Escazu Agreement Signatories

One year after the signing of the historic Latin American Regional Agreement on the Environment, many challenges in the ratification process remain of crucial importance to international civil society in order to contribute to the dissemination of civil society efforts in each country and at the local level. In Peru, we are working to ensure that citizens know the content of the agreement. We believe that participation needs to be broadened and we are working to move the content of the agreement and the ratification process to the sub-national level. In November 2014, the ten states that signed the Declaration on the Application of Principle 10 in 2012 decided to begin negotiations for a regional agreement. To this end, a negotiating committee was set up and was eventually formed by the 24 countries that signed the agreement. In 2014, the decision that established the negotiating committee made it mandatory for the public to participate in this process. To enable participation, the Economic Commission for Latin America and the Caribbean (ECLAC), which served as the technical secretariat for the negotiation process, set up and coordinated the regional public mechanism. More than 2,000 individuals and organizations have signed up for the mechanism to obtain regular information about the process and to participate in the virtual and personal meetings of the negotiating committee. Robinson, M.

(2019, December 12). The Escazé agreement places human rights at the heart of the management of the climate crisis. For www.theelders.org/news/escazu-agreement-places-human-rights-heart-tackling-climate-crisis Nayib Bukele`s government is still reluctant to sign the agreement and does not even talk about it publicly. “El Salvador is living in conditions of increasing environmental degradation and accelerated effects of climate change and is the second most shredded and ecologically degraded country on the continent after Haiti,” a dozen environmental and social organizations wrote last November, asking them to sign. A year and a half later, the government has still not brought them to Congress. When Jimmy Morales stepped down as president at the end of 2019, the Escazé agreement was theoretically still under discussion. New President Alejandro Giammattei took office in January and did not address the issue. “There are deep interests in the quarrel between the environment, indigenous peoples and the private sector,” said a human rights worker who asked to remain anonymous. Last month, three new countries in Latin America and the Caribbean ratified the regional treaty, despite the impending social and economic crisis caused by the Covid 19 epidemic. The Escazé Agreement is an unprecedented global agreement to improve public access to information and citizen participation in environmental issues and to protect environmentalists. Duque signed it on 11 December, reversing its original position that the Escazé agreement did not offer new measures and suspended the country from international control. Both houses of Congress must now approve it before submitting to a constitutional court review.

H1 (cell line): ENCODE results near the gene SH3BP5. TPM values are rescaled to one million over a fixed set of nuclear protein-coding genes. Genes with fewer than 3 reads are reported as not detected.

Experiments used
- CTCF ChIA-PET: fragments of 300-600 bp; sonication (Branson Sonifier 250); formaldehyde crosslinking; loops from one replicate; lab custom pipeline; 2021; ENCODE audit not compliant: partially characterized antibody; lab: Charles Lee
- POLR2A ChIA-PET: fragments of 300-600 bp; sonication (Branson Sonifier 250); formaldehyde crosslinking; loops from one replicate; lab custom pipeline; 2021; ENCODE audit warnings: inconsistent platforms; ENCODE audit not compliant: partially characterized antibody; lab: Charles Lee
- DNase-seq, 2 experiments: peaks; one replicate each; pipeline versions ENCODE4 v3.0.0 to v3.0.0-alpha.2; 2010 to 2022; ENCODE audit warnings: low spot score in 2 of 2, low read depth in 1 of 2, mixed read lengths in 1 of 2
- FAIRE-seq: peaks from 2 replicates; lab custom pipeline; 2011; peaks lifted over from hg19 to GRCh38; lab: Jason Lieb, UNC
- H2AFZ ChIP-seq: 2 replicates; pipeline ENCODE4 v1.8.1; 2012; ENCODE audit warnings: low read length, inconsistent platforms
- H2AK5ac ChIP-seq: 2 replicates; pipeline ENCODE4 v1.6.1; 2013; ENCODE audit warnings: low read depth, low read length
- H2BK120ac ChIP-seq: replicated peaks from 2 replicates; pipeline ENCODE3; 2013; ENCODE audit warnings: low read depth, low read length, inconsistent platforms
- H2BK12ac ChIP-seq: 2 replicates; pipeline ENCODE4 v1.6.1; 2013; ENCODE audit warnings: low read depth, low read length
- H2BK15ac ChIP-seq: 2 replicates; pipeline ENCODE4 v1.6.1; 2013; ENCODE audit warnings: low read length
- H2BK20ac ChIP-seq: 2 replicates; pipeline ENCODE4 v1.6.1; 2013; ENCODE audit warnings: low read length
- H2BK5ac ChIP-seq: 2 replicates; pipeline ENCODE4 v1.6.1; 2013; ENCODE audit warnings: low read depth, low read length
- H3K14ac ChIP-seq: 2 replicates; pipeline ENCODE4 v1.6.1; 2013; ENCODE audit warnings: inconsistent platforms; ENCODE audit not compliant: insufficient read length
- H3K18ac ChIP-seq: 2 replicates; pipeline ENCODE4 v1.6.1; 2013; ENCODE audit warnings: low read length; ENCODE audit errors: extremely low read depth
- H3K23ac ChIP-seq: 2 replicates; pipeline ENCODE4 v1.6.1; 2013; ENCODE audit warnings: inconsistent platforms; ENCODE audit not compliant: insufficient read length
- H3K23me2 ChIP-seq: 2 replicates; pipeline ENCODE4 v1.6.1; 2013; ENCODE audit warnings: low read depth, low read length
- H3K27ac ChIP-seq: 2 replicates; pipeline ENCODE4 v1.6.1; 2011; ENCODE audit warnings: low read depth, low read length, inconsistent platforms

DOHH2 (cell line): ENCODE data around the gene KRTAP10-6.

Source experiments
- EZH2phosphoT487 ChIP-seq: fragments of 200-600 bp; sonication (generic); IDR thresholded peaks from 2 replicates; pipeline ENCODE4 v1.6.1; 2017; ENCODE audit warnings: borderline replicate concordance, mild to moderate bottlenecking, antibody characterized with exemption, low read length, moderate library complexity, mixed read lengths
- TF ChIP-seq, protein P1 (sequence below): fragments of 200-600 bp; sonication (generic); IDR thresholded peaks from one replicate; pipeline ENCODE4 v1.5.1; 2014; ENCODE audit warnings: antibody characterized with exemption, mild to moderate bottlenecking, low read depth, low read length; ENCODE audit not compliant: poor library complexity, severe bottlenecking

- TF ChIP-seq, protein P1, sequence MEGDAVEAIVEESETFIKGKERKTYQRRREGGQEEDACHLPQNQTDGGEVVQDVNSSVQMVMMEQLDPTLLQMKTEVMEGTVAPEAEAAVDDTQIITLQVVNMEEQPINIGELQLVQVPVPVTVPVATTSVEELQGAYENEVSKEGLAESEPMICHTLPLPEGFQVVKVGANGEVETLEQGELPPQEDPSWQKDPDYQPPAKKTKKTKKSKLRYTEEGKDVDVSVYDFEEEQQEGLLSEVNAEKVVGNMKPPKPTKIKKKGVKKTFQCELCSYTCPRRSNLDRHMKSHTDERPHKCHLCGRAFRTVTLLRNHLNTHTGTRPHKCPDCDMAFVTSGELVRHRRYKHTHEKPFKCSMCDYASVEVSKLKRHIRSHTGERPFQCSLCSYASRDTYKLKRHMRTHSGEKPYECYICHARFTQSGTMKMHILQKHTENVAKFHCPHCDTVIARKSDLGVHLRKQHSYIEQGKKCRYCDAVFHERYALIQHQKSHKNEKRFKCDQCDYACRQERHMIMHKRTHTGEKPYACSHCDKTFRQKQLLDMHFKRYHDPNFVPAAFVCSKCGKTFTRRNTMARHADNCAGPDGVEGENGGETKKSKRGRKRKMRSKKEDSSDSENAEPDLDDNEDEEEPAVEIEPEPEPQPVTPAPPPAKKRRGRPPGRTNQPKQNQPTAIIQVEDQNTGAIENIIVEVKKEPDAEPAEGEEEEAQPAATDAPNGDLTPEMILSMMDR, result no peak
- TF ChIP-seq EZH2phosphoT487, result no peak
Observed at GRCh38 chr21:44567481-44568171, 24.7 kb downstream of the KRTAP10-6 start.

The government would have been willing to present it on March 17, at the beginning of the new Parliament, but it was interrupted by administrative segregation and mandatory quarantine measures that are in effect until April 13. In Peru, another of the countries that led the negotiations, the agreement progressed until it was paralyzed by last year`s political crisis. This agreement will help to guarantee the rights of SDs in the environment and we hope that at least eleven states will ratify it over the next two years, so that it can be fully implemented in each country.